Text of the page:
Policymaking is complicated, iterative and takes time
SA participants described policymaking as a collaborative process involving engagement with many diverse stakeholder groups (actors). Depending on the policy, these include health professionals, managers in the department, academic institutions and community members. When appropriate, pharmacists, pharmacologists, clinical experts, interest groups (e.g. cancer or heart foundations), hospital chief executive officers and disease specialists would form part of committees. Similarly in Cameroon, the actors depend on the policy implementation issue being considered and involve the health sector as well as political leaders and the civil society.
The participants described the relationships between national and provincial/regional departments in the development and adaptation of policies. In both countries, policies are developed at national level but there are inter-country differences in whether they can be and are adapted at provincial/regional level. In SA, the national DoH is theoretically responsible for all health policy development and provinces are then tasked to adapt, translate and implement these policies based on local context, fiscal, practical and logistical realities, but that is not always the case. Policies developed at national level are not always adopted and implemented at provincial level in all provinces. The departments in the provinces have structures and committees that deal specifically with policy adaptation and development. At times, provinces deviate from national policies and develop their own policies, depending on availability of resources, expertise and needs identified at the provincial level. In Cameroon, however, policy development is more hierarchical and regions do not have constitutional authority to modify policies taken at central level of government but are tasked with contextualisation of implementation strategies.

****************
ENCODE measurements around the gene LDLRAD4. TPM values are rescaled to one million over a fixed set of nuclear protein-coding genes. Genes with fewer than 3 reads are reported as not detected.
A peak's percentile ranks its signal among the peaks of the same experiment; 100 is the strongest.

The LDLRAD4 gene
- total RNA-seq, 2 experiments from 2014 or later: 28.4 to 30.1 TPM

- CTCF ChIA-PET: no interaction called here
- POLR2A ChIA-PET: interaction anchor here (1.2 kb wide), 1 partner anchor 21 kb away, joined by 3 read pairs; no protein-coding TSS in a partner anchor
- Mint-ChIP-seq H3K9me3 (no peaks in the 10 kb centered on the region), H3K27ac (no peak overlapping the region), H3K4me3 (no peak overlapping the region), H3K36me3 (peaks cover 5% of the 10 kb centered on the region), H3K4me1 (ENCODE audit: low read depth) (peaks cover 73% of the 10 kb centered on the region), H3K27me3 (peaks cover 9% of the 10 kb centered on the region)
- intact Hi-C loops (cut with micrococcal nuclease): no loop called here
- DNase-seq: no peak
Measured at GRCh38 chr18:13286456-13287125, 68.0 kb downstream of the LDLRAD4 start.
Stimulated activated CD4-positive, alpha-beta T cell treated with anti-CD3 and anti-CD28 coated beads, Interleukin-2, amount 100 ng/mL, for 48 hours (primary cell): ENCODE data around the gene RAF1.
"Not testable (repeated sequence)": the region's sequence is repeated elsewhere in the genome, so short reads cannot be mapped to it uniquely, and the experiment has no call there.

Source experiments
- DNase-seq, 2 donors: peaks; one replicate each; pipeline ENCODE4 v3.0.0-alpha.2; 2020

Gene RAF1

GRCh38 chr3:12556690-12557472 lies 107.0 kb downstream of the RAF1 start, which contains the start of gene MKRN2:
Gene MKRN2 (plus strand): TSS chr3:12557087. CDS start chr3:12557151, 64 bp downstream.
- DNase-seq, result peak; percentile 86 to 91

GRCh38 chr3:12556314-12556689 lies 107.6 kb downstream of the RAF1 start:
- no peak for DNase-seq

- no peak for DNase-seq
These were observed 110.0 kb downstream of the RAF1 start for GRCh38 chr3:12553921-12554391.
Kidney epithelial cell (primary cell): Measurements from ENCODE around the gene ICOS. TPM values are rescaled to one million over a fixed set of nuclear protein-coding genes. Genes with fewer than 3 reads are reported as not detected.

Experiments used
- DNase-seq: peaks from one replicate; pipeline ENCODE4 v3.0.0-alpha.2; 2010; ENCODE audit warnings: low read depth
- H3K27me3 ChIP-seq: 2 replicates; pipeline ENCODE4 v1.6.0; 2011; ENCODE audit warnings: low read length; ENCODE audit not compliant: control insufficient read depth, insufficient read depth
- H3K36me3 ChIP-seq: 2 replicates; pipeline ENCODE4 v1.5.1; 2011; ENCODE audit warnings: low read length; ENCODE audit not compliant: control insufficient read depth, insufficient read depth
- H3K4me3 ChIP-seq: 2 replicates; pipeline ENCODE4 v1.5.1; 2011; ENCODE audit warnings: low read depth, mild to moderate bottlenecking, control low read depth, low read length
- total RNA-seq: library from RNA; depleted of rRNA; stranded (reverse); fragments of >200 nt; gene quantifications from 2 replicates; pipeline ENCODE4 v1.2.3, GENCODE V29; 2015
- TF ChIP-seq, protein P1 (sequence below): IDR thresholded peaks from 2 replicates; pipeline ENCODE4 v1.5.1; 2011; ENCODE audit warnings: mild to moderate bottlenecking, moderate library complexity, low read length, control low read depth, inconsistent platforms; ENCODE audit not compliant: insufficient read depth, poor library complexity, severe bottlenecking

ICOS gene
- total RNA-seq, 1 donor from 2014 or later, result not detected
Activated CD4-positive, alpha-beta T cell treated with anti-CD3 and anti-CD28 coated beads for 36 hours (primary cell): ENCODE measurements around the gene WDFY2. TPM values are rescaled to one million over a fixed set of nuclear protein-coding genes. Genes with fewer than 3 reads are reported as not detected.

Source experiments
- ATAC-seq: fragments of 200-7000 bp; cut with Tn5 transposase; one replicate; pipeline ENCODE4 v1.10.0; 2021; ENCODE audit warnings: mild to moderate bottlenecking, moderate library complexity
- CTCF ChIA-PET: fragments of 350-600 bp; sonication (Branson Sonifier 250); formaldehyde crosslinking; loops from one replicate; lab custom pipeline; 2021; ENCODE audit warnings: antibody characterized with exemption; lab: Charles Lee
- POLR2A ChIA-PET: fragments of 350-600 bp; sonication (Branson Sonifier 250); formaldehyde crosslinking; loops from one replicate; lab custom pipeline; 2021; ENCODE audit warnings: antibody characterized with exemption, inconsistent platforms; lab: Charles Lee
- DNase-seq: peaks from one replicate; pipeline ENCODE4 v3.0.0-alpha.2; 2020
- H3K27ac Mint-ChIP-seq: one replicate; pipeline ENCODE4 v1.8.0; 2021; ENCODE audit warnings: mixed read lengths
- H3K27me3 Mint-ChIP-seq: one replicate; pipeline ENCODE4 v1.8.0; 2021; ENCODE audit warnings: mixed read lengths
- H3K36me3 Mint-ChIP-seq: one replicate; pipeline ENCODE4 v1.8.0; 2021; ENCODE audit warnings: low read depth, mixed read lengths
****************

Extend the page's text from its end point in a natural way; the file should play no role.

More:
We asked participants how policymaking processes are initiated and about the time it takes to formulate and finalise policies. In SA, the need for policy development at provincial level usually arises when policymakers realise that a policy is no longer working or needs to be reviewed or when a new policy is formulated and adopted at national level. In the process of developing, adapting or translating policies, a policy advisory group is convened. The role of this group is to consider the various policy options and, in doing so, draw on various sources of information (e.g. WHO documents, electronic literature searches, etc.), engage with universities and other experts and convene related meetings, policy discussions and workshops. In addition to drawing information from international literature, provincial departments can work with international bodies like WHO and UNICEF in the development of policies and typically have a pool of academics and clinicians they work with for each of the various fields. Consultations with national DoH, other provinces, clinicians and implementers (“ground voices”) also usually happen at this stage. The engagement between the advisory and the policymakers is usually iterative, and, depending on the implications of the policy under discussion, the entire process can take a long time to be completed.